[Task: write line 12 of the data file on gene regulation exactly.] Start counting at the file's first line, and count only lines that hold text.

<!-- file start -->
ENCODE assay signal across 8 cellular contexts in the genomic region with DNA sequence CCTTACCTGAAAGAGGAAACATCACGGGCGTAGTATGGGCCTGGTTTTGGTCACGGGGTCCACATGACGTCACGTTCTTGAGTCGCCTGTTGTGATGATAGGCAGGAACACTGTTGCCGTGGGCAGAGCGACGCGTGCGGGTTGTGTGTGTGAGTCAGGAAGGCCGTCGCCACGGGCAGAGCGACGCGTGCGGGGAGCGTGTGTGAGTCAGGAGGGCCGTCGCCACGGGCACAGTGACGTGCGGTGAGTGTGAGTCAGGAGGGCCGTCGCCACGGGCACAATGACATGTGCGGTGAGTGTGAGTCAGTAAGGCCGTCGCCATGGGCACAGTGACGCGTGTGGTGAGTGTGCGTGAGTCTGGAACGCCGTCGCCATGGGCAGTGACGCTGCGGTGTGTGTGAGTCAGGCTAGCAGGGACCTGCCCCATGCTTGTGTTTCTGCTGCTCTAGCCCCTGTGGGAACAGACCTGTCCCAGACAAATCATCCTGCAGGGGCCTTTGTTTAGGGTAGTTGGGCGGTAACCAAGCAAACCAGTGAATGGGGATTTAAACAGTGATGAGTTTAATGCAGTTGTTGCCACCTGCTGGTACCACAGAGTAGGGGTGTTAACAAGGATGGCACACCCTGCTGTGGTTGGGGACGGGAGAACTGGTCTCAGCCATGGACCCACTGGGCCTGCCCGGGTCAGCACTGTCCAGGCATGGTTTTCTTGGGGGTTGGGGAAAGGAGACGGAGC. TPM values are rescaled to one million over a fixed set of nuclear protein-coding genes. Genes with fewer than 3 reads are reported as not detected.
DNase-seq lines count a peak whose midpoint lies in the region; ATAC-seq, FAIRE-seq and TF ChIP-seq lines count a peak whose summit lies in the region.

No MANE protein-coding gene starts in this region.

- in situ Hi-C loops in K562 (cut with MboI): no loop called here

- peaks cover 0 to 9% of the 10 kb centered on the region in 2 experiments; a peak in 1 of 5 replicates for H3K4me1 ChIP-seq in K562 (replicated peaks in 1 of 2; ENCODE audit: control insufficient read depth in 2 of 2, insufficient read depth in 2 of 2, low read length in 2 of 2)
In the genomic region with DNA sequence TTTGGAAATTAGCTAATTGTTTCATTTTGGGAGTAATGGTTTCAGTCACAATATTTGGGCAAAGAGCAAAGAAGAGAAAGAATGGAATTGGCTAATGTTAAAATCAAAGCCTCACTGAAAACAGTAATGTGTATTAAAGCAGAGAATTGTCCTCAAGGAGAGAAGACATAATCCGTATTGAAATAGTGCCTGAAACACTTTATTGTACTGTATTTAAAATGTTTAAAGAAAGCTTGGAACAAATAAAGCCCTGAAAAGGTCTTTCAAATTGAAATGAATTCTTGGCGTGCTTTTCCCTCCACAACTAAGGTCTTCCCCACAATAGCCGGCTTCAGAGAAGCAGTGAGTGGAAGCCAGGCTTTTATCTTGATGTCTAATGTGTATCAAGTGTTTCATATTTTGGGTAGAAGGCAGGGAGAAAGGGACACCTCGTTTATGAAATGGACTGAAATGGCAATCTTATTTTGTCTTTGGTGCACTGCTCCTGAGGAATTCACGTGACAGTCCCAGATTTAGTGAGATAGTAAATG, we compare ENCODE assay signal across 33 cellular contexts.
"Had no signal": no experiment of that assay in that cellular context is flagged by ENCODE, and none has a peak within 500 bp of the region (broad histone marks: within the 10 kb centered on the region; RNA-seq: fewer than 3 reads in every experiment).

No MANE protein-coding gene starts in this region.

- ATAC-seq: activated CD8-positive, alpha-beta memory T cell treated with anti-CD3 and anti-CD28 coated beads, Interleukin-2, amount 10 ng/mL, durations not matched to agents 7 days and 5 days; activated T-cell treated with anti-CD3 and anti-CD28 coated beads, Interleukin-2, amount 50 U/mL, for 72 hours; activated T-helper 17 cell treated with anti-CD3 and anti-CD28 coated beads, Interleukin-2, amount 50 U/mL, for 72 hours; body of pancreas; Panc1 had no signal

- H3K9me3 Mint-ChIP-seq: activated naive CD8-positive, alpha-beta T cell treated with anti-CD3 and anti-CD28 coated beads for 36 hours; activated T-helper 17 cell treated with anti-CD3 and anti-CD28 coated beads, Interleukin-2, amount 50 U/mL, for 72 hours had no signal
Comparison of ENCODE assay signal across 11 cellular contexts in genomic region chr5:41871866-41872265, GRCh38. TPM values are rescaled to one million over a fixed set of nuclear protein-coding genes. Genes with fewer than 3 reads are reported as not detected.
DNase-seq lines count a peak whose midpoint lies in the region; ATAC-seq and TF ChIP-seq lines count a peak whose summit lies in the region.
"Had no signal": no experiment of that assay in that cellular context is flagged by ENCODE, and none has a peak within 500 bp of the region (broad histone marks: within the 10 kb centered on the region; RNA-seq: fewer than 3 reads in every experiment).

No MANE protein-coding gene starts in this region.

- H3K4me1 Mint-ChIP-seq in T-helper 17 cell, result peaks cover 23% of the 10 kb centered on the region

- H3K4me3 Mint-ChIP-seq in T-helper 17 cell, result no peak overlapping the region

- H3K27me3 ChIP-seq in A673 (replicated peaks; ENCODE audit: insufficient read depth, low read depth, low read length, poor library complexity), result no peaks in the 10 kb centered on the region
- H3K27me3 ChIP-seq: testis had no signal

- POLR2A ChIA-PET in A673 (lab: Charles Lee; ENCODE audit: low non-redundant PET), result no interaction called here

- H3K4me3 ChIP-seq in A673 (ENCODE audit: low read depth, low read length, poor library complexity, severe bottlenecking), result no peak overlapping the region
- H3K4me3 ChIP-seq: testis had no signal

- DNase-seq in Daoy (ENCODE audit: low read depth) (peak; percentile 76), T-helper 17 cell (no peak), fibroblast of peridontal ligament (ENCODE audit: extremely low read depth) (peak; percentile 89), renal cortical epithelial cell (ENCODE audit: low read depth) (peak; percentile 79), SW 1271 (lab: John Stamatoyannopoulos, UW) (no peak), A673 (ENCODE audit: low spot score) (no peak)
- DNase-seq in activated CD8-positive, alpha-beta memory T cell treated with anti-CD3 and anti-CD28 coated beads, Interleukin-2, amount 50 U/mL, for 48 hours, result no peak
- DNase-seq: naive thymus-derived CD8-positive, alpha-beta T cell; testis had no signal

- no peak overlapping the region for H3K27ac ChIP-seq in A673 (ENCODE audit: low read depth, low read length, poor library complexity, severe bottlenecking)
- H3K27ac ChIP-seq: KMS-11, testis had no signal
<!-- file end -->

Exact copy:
DNase-seq lines count a peak whose midpoint lies in the region; ATAC-seq and TF ChIP-seq lines count a peak whose summit lies in the region.